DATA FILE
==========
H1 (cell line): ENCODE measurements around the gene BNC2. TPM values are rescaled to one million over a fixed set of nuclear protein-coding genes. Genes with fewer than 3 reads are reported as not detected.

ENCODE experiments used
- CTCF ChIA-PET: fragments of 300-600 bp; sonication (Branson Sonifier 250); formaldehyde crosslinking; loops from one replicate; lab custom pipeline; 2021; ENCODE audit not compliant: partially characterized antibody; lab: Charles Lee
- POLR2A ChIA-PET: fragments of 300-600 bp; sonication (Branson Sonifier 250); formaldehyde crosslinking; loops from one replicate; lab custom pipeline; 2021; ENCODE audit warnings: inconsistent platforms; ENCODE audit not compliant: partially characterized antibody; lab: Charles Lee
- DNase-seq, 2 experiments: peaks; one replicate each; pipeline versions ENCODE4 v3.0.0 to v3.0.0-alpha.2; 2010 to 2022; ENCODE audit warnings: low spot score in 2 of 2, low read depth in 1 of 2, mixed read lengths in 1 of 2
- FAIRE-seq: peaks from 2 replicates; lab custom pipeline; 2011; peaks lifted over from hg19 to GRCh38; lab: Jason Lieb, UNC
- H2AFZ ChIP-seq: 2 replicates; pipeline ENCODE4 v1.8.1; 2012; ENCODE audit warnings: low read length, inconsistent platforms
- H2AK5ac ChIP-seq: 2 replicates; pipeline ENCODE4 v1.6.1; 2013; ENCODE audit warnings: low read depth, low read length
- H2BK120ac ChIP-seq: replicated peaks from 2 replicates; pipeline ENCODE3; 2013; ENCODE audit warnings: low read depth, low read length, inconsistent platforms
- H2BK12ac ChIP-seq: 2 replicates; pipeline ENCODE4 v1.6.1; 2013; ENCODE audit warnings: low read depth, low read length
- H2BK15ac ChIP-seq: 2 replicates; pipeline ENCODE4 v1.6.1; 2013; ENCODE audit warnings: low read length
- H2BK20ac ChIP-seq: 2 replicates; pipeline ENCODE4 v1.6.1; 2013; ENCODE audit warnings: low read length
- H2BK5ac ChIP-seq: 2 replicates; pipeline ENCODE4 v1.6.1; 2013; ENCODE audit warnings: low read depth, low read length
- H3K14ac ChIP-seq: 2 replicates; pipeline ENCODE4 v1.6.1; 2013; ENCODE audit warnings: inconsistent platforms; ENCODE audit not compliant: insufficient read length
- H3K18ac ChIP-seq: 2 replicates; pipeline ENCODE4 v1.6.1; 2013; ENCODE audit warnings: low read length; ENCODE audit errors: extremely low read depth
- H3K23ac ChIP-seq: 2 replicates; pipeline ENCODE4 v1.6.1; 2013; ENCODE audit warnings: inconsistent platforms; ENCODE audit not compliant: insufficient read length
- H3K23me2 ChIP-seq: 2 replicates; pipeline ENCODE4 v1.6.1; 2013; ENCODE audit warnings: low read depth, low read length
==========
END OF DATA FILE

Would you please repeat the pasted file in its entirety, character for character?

H1 (cell line): ENCODE measurements around the gene BNC2. TPM values are rescaled to one million over a fixed set of nuclear protein-coding genes. Genes with fewer than 3 reads are reported as not detected.

ENCODE experiments used
- CTCF ChIA-PET: fragments of 300-600 bp; sonication (Branson Sonifier 250); formaldehyde crosslinking; loops from one replicate; lab custom pipeline; 2021; ENCODE audit not compliant: partially characterized antibody; lab: Charles Lee
- POLR2A ChIA-PET: fragments of 300-600 bp; sonication (Branson Sonifier 250); formaldehyde crosslinking; loops from one replicate; lab custom pipeline; 2021; ENCODE audit warnings: inconsistent platforms; ENCODE audit not compliant: partially characterized antibody; lab: Charles Lee
- DNase-seq, 2 experiments: peaks; one replicate each; pipeline versions ENCODE4 v3.0.0 to v3.0.0-alpha.2; 2010 to 2022; ENCODE audit warnings: low spot score in 2 of 2, low read depth in 1 of 2, mixed read lengths in 1 of 2
- FAIRE-seq: peaks from 2 replicates; lab custom pipeline; 2011; peaks lifted over from hg19 to GRCh38; lab: Jason Lieb, UNC
- H2AFZ ChIP-seq: 2 replicates; pipeline ENCODE4 v1.8.1; 2012; ENCODE audit warnings: low read length, inconsistent platforms
- H2AK5ac ChIP-seq: 2 replicates; pipeline ENCODE4 v1.6.1; 2013; ENCODE audit warnings: low read depth, low read length
- H2BK120ac ChIP-seq: replicated peaks from 2 replicates; pipeline ENCODE3; 2013; ENCODE audit warnings: low read depth, low read length, inconsistent platforms
- H2BK12ac ChIP-seq: 2 replicates; pipeline ENCODE4 v1.6.1; 2013; ENCODE audit warnings: low read depth, low read length
- H2BK15ac ChIP-seq: 2 replicates; pipeline ENCODE4 v1.6.1; 2013; ENCODE audit warnings: low read length
- H2BK20ac ChIP-seq: 2 replicates; pipeline ENCODE4 v1.6.1; 2013; ENCODE audit warnings: low read length
- H2BK5ac ChIP-seq: 2 replicates; pipeline ENCODE4 v1.6.1; 2013; ENCODE audit warnings: low read depth, low read length
- H3K14ac ChIP-seq: 2 replicates; pipeline ENCODE4 v1.6.1; 2013; ENCODE audit warnings: inconsistent platforms; ENCODE audit not compliant: insufficient read length
- H3K18ac ChIP-seq: 2 replicates; pipeline ENCODE4 v1.6.1; 2013; ENCODE audit warnings: low read length; ENCODE audit errors: extremely low read depth
- H3K23ac ChIP-seq: 2 replicates; pipeline ENCODE4 v1.6.1; 2013; ENCODE audit warnings: inconsistent platforms; ENCODE audit not compliant: insufficient read length
- H3K23me2 ChIP-seq: 2 replicates; pipeline ENCODE4 v1.6.1; 2013; ENCODE audit warnings: low read depth, low read length